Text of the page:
Thursday, June 10, 2010

And so 'The Great Homemade Play-dough Experiment' begins...

Once again, my son's once-pristine Play-Doh, in a wide array of colors, has become a crumbly, dried-out pile. Granted, it lasted a while before it got to this stage and you can't really blame the boy.  It's hard to not get the colors mixed up from time to time, especially when you're trying to make an awesome Play-Doh hamburger or a birthday cake complete with candles.  And then there's the distraction factor.  One minute, my little guy will be happily playing with his Play-Doh, only to be distracted by someone at the door, a sudden need for the potty, or the impulse to go outside. Inevitably, the Play-Doh is left on the table, subject to its archenemy: air.  Yes, Play-Doh is short-lived at the hands of a three-year-old.

This time, though, instead of plopping down another five or so bucks, I thought I would make a batch of homemade play-dough, just like my mom used to when I was a kid.  I called my mom for the recipe, but she wasn't home, so I turned to the Internet for a recipe. Turns out, everyone's recipe is supposedly the best recipe ever, dough that stays soft for months and months and months. Some use food coloring, others use Kool-Aid.  Some have cream of tartar in the dough, others say it's not necessary.  Is it possible that there's a recipe even better than the one from my mom's old  ward cookbook?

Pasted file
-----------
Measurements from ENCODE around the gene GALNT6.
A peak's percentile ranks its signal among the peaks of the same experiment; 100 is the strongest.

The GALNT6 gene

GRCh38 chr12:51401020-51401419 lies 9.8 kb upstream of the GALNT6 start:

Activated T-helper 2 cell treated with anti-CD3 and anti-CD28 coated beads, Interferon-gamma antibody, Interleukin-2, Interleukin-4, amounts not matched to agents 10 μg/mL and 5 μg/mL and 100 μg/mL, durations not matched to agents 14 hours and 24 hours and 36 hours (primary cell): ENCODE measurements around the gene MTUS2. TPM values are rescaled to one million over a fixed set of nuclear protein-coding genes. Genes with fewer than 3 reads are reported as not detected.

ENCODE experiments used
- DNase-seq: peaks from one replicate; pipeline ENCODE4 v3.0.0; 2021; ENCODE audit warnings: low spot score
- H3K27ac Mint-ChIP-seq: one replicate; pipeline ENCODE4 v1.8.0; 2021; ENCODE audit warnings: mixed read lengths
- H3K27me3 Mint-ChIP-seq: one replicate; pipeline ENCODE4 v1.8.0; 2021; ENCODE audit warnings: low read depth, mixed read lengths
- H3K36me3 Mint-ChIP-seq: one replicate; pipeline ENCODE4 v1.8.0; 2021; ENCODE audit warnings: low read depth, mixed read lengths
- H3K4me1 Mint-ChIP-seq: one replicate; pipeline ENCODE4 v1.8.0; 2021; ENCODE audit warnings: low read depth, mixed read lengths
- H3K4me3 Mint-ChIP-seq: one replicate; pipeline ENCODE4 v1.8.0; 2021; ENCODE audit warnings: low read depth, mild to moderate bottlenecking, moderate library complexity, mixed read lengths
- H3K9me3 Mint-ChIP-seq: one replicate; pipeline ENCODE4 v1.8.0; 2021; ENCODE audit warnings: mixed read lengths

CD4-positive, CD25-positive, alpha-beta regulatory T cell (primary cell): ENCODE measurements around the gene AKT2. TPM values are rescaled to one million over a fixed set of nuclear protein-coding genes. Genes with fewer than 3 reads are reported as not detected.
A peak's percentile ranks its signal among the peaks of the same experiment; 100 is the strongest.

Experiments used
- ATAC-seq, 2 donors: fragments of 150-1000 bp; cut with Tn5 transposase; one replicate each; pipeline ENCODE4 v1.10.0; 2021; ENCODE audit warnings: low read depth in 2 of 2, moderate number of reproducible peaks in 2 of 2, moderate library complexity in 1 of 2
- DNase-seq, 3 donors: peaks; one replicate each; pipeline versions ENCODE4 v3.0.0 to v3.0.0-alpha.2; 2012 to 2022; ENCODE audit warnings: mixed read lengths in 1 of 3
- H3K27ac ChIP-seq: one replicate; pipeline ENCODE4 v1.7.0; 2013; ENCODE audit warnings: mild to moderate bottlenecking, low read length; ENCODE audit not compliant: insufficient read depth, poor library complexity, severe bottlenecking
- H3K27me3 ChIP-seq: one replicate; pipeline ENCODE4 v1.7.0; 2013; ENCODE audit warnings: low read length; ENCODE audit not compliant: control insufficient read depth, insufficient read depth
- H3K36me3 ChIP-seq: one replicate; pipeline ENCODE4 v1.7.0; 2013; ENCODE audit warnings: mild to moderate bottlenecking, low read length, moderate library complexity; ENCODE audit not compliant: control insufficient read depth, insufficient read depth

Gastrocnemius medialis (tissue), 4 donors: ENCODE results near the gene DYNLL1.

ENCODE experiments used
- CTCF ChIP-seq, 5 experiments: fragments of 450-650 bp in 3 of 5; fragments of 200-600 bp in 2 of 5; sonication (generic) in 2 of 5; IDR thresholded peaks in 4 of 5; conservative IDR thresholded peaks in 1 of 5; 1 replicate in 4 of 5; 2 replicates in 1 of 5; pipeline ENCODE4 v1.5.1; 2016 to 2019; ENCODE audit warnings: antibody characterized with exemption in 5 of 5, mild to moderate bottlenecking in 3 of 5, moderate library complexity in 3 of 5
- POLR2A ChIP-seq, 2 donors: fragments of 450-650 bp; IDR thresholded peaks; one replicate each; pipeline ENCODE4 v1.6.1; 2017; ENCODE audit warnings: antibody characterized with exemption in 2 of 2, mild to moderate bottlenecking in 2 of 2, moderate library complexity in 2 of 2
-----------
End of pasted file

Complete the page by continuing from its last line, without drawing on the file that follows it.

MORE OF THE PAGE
Then I had an idea -- why not try the various recipes, test them out, and report my findings here?  Now that's a not-so-scientific experiment this English major can handle!  I realize that doing this will probably cost about as much as it would to just go buy some new cans of Play-Doh at the store, but once I've found the best recipe out there, it'll save me money in the the long run, right? Sure, I'll miss that Play-Doh smell (does anyone else like how a new can of that stuff smells?), but I'm ready for the task ahead.

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